Communication From Elder P.P. Pratt

G.S.L. City, Nov. 21, 1853

Ed. News:

On the 13th of Nov. inst., there arrived in this city from New Mexico, Senores Jose Damian Giron, Tomas Chocon, Bicinte Charves and others.

They have for sale some hundreds of woolen blankets, or “serapas,” some of which are manufactured by the Navijo Indians.  As a specimen of the arts among that people, and as an article of home manufacture, they are worthy of patronage.

They have also for sale a number of horses and mules.

They have taken a room in the 2d Ward.

They were thirty four days on the journey, which they have sometimes performed in sixteen.

They live at a small town some 50 miles north or northwest of Santa Fe, on a stream called the Chama, a tributary of the Rio Grande del Norte.

They traveled northwesterly from their town crossing the river St. John, a tributary of the Colorado, which rises in the mountains northwest of Santa Fe, and pursued a southwesterly course, entering the Colorado below the mouth of Grand river.  Where they crossed it, it was about the size of the Jordan, opposite our city.

On the south of this stream is the country of the Navijos; and further down on the same side, are the villages of the Moquis, built of adobies.  They are seven in number; the principal of which is called Oriba.

The country of the Navijos and Moquis is a fine, good soil, well timbered, mild climate, not much winter, abundant in pasturage, and produces large quantities of cattle, horses, mules, sheep, wheat, maize, peaches, melons, etc.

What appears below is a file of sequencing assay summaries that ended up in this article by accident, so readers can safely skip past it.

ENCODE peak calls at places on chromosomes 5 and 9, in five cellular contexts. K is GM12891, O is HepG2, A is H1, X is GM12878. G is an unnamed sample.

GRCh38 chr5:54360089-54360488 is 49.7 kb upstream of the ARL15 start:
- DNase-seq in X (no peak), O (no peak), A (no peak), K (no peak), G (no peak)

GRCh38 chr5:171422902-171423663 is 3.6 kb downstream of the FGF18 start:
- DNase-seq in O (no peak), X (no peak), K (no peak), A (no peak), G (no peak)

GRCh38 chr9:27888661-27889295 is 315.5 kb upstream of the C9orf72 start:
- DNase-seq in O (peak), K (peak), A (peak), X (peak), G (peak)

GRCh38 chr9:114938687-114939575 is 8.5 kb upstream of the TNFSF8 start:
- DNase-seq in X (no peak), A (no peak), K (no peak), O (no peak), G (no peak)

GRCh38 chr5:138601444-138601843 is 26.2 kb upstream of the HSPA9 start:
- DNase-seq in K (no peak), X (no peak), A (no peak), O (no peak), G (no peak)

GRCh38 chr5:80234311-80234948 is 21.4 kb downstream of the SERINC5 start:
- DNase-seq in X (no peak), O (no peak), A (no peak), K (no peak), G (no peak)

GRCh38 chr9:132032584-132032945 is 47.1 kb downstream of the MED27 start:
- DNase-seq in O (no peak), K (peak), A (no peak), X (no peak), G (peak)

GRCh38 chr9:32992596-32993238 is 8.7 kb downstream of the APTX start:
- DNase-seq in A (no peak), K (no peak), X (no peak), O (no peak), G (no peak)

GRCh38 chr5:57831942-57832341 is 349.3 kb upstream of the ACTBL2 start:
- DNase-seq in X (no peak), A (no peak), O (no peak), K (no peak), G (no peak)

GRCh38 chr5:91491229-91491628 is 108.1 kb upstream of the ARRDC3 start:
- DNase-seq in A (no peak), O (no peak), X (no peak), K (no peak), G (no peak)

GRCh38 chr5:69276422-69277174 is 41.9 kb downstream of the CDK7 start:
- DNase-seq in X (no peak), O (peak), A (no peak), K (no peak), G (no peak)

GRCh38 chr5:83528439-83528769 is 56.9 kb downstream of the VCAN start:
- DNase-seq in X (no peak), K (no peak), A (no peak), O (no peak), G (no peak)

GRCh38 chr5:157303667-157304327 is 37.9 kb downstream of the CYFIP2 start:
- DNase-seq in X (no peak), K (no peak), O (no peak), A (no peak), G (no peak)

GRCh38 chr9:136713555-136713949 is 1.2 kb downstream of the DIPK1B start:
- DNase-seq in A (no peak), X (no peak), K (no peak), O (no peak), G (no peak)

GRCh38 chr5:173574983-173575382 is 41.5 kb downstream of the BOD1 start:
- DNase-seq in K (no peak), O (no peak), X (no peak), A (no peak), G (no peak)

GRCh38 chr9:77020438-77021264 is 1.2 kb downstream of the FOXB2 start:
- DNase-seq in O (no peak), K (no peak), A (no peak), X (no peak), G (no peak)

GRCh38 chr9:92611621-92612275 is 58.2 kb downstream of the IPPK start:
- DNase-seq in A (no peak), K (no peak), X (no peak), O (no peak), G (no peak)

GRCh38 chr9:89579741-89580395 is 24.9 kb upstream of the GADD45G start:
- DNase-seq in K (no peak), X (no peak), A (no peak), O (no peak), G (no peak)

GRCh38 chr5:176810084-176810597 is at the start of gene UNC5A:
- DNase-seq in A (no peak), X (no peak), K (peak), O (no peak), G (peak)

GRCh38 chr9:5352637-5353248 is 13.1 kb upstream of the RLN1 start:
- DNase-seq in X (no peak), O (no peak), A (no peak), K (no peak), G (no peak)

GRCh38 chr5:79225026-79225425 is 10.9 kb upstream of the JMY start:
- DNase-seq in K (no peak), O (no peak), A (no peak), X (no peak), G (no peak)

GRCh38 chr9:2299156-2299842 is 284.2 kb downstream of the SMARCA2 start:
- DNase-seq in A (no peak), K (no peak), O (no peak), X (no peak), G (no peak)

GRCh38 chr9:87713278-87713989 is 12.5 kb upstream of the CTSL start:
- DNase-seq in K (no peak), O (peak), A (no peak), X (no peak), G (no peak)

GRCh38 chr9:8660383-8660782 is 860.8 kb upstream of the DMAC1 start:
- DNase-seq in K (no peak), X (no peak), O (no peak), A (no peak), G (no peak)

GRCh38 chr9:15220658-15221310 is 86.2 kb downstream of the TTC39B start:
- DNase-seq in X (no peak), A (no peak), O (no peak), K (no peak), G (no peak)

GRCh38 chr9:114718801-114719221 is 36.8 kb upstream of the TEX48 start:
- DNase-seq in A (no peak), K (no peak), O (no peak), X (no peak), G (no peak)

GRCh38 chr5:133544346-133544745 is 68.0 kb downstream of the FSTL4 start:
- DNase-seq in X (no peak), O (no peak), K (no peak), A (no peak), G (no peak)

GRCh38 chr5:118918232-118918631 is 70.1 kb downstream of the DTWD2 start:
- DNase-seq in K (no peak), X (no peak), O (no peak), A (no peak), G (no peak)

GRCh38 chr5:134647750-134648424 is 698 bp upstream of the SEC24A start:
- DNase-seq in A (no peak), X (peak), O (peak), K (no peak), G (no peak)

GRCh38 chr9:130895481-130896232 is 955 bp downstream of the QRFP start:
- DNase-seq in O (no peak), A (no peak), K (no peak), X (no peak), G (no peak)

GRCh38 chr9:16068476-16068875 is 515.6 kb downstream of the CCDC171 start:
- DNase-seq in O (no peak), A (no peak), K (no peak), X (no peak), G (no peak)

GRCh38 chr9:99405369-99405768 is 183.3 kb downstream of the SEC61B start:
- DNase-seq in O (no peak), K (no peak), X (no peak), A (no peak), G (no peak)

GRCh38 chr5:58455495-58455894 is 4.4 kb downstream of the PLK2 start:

The country on the north side of the St. John is well watered by tributaries of that river, which fall into it from the N., among which is, el Rio de los Peadras, (River of Stones), el Rio de los Pinos, (River of Pines), el Rio Floredo, (River of Flowers), el Rio de los Anemos, (River of Spirits), Rio de la Plata, River of Silver), averaging the size of the Provo in Utah Valley; and numerous smaller streams.

After crossing the St. John, their road continued westerly a little north, crossing all these streams.  The country is well calculated for cultivation; everywhere abundance of fuel, and in places good pine timber; but above all abounding in fine pasturage, their largest distance without water being eighteen miles.

They crossed Grand river a little below the river Dolores; then over a worthless plain of about 25 miles, to Green river, which they crossed a little below the mouth of White river, and above the San Raphael; both the Grand and Green river fords were good, being about mid-sides to their animals.  On Green river at that point is a fine valley, some ten or twelve miles long, with a good soil, and well timbered with cottonwood, and limited by canyons above and below.

From this ford on Green river, they passed over table lands of a worthless character, till they struck White river, a stream on the size of Big Cottonwood, which heads on the other side of the mountain from Spanish Fork.  Following up White river, they crossed the mountain at a very good pass, and came down the Spanish Fork to Utah Valley.

The whole route is abundantly supplied with grass and water, at proper distances; and the valleys have but little snow or cold in winter.  The rains in the Navijo country, and on the St. John and its tributaries, are said to be sufficient for cultivation without irrigation.

Such is the account in part which we have been able to gather from conversation with the traders above named; which is at the service of the editor of the News.

P.P. Pratt

[Deseret News, Dec. 1, 1853]
[Journal History of the Church of Jesus Christ of Latter-day Saints, Nov. 21, 1853, 1]

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